This Clarice review contains spoilers.
Clarice Episode 12
In Clarice episode 12, “Father Time,” Agent Clarice Starling (Rebecca Breeds) finally loses her shit and clocks someone, and the series is better off for it. The young agent who rose to the top of a media circus on her first serial killer case has been scrutinized, chastised, hypnotized, and downsized since returning to the field. She’s had to run amok straight into danger just to get a point across which will solve cases. Tonight, Clarice lashes out at everyone, packs her boxes, and runs until her legs give out. It provides the most satisfying episode the series has given so far.
Starling has even had enough of her chosen, as opposed to assigned, therapist. Dr. Renee Li (Grace Lynn Kung), is the very definition of calming. Just a few words from her mouth usually silence the lambs in Clarice’s head. But let her blame being late on a traffic cop and the Sheriff’s little deputy snaps her cuffs. Clarice sees the scars on Dr. Li’s arms, gets her fill of explanations that unprocessed trauma comes out as anger, and goes with it. She’s been getting SOS calls from her subconscious, and her therapist can’t decipher them.
It is very telling, however, how Clarice responds almost automatically to the mere validation “you’re not angry,” from the therapist. The agent is an expert in many psychiatric disciplines, and is prescribing for herself. She visibly wills herself, through the episode, to come to the conclusion Dr. Li suggests at the outset. Clarice has a memory, and she doesn’t need regressive hypnosis to bring it out of her. That would be too comforting. When it finally comes, Clarice faces the pain the therapist wants her to accept, and it stops her in her tracks.
The ViCAP unit gets official approval to raid Alastor Pharmaceuticals, and Agent Murray Clarke (Nick Sandow) is having a blast. He loves Raid Days. It would be a perfect afternoon for him if it wasn’t for the agent who can’t hold his bladder. Peeing in a bottle is unnecessarily rude, and probably another piece of unprocessed trauma for Starling. The entire episode could be chalked up as a very bad day for Clarice.
Attorney General Ruth Martin (Jayne Atkinson) is now serving a proper function: acting as a tool to work against a quickly ticking countdown. There’s a lot of money involved, and she could just as well have gone the other way and pocketed her retirement in a weekend. Her daughter, Catherine Martin (Marnee Carpenter), owns the line of fire. Their scene together is sweet, and serves to allow the audience to accept their premature bonding.
As the ViCAP team enacts an evidentiary warrant for ties to the River Murders, Deputy Assistant Attorney General Paul Krendler (Michael Cudlitz) makes Alastor CEO Nils Hagen (Peter McRobbie) do the perp walk in front of all the cameras. But the psychopathic pharmaceutical magnate does it big. He goes both Shakespearean and Jesuit, forgiving his arresting officers as he is cuffed in the round. Ready for his closeup while gasping for breath, his eyes are open now. There are bad apples in his company, he admits, and he’s going to worm his way out of it.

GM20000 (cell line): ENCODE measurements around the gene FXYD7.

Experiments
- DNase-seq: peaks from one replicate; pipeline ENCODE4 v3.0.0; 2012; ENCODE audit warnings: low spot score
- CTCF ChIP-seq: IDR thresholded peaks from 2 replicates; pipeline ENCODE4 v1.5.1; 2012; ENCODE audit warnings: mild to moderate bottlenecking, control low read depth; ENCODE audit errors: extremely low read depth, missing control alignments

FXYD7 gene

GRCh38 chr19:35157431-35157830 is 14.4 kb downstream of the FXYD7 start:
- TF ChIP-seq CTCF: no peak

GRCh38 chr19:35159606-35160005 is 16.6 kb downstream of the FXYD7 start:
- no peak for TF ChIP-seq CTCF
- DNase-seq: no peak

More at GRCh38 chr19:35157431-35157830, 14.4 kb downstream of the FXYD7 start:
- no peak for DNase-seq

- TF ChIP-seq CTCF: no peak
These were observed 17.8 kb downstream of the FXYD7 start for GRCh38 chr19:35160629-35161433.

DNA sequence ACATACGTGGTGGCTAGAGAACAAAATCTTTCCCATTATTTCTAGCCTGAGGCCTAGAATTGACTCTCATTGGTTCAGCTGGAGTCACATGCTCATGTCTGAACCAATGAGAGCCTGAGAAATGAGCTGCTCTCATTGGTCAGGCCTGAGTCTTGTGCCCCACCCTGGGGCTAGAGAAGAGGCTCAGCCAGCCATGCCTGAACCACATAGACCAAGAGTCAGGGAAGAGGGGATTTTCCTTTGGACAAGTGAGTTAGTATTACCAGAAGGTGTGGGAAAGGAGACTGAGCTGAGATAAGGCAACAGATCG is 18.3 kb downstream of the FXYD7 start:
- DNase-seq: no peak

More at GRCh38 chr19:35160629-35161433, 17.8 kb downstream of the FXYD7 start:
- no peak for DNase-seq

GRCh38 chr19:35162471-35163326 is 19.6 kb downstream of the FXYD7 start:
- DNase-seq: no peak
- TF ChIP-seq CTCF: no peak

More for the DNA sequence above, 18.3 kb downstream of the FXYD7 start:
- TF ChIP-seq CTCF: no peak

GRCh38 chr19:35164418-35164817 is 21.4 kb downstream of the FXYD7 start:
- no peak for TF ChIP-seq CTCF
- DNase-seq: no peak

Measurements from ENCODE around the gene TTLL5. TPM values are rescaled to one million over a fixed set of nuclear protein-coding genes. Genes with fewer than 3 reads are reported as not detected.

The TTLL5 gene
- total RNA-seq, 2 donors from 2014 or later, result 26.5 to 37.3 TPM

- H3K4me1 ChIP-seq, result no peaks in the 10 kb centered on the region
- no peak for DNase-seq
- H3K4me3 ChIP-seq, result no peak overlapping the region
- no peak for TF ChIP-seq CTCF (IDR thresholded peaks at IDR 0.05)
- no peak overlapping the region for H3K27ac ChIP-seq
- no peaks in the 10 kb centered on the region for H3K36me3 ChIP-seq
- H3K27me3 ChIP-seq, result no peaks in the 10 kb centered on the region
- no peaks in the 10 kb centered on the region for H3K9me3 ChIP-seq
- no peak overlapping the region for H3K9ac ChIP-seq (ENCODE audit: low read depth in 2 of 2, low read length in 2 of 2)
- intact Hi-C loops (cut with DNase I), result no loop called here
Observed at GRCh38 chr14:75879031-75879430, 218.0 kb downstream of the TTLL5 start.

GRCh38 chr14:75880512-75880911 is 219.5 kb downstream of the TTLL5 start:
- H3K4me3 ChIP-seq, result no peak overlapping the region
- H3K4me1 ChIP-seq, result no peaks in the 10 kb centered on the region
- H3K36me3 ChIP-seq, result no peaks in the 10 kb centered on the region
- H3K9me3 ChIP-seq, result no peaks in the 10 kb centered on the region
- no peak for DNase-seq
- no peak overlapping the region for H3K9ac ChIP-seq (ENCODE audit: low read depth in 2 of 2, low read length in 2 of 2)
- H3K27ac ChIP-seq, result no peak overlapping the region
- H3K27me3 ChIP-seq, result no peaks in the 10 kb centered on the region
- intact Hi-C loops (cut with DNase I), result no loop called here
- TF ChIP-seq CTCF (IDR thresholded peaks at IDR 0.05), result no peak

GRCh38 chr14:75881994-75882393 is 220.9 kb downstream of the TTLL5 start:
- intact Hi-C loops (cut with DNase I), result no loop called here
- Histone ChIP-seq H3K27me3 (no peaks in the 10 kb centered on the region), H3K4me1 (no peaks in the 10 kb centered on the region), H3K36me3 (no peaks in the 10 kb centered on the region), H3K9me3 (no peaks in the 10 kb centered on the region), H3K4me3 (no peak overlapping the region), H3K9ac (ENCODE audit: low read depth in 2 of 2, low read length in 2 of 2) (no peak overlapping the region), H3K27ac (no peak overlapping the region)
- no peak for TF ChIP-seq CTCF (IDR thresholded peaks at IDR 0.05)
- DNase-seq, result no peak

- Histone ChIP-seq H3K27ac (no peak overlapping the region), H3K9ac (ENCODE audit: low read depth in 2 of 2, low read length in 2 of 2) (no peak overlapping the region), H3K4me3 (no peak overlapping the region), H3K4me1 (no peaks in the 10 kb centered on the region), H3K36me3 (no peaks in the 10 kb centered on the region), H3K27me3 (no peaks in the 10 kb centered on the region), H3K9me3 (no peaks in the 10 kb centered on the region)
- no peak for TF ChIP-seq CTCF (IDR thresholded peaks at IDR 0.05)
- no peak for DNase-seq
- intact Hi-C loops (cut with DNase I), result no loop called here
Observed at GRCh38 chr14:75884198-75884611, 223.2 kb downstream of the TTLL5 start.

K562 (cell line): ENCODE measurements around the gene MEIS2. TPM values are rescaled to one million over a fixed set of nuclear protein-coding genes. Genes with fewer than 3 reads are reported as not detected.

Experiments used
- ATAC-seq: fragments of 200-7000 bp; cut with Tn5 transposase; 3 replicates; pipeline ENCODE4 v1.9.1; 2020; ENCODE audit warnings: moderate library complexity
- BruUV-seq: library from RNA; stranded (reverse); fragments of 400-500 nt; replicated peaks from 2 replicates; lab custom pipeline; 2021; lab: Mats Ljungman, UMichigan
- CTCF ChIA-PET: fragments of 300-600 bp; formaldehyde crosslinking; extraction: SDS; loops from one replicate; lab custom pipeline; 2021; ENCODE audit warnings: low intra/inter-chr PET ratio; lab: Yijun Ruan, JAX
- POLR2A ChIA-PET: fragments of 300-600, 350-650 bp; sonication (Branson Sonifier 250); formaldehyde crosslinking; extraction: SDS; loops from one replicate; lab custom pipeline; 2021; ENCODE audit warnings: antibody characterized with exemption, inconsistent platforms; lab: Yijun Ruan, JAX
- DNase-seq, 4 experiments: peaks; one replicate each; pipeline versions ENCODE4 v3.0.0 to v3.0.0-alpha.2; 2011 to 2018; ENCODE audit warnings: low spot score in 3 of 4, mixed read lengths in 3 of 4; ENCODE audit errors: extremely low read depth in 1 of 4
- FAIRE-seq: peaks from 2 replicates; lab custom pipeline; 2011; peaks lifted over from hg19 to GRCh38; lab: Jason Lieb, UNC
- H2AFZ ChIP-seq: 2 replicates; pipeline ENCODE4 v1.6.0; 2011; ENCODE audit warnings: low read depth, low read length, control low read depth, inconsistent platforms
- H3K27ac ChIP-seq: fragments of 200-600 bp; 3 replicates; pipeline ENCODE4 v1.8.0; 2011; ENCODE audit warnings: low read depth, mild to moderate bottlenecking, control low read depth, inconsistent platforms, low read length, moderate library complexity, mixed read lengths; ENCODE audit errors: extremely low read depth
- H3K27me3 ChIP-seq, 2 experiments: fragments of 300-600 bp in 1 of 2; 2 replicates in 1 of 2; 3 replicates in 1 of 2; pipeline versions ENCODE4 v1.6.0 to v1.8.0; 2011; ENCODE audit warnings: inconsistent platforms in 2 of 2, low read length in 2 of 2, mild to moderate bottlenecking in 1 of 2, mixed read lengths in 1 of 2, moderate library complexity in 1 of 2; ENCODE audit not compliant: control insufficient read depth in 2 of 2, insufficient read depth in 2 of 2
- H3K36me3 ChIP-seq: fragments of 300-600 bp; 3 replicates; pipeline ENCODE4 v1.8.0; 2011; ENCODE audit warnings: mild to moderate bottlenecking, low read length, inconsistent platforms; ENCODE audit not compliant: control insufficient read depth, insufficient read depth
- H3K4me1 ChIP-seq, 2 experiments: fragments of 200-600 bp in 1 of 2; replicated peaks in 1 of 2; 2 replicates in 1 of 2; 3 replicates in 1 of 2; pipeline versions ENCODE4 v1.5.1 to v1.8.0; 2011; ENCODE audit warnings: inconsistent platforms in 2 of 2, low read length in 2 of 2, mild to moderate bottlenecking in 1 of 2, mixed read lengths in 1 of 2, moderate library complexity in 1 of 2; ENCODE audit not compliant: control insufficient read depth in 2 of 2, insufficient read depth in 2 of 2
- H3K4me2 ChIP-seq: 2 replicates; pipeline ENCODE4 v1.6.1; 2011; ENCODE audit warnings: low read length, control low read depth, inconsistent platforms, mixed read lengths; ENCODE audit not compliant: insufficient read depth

Agent Shaan Tripathi (Kal Penn) is consistently growing as more than a well-rounded investigator. We learn he really knows his art, the brush strokes and everything. He can tell the difference between a painting and a blank canvas. After a few words with the artist, he realizes there is something darker going on, and it’s not merely the pigments of the oils and acrylics. Marina Abramović only used pig’s blood in her massively misunderstood performance piece “Spirit Cooking,” but the mentored artist dabs from a much more human palate. Don’t tell Qanon, but there are fetal tissues of five babies in the painting of Cronus the team took from Nils Hagen’s office.
The chief executive replaces the damaging artwork by putting Joe Hudland (Raoul Bhaneja) in a frame as a still life. The entire sequence is extremely well done. From threat to cleanup, the problems facing the megamerger at the center of the crime disappear leaving nothing but further suspense.
The depths of the debauchery on the corporate fronts appears to be much deeper as ViCAP airs Hudland’s concerns about “uncovered sex stuff,” which Starling pegs as power. Her first reaction is to help what she sees as a powerless victim, Hagen’s heir, Tyson (Douglas Smith). Cronos is the god who ate all his sons but Zeus, and Clarice sees Tyson as an appetizer. The team later finds out the son is helping prepare the menu.
“This is what happens when bitches have badges,” an FBI agent says as he passes Starling after the ViCAP team are awarded jurisdiction of a compromised crime scene. The affront sets off Agents Esquivel (Lucca De Oliveira), who gets called “Taco Bell” for sticking up for his sister in arms. The situation could have given Esquivel the last drop in the law enforcement pissing match. But Clarice gets to crack the guy in the nose. It’s a good clean shot, too. We don’t have to see Murray to know he approves, and even Krendler looks like he’s biting his inner lip so he doesn’t smile out loud.
Clarice disarms and turns in her badge, but it probably won’t be for long. She doesn’t do it because of her anger. She doesn’t do it because Agent Ardelia Mapp (Devyn Tyler) and Agent Garrett (K.C. Collins) are right in naming her in their claims against the department. Yes, she got preferential treatment, and she sees how unfair it is. But Clarice turns it in because her father was more than a dirty cop. He was a bad daddy. The only thing stopping Clarice from walking back in that office to reclaim her name as a good cop is the show’s cancellation. And so, “Father Time” ends on a triple cliffhanger. The uncovered memory has to have an outcome, the son of Dr. Frankenstein is walking up the stairs, and Clarice turned in her gun.
Clarice airs Thursdays at 10:00 p.m. on CBS.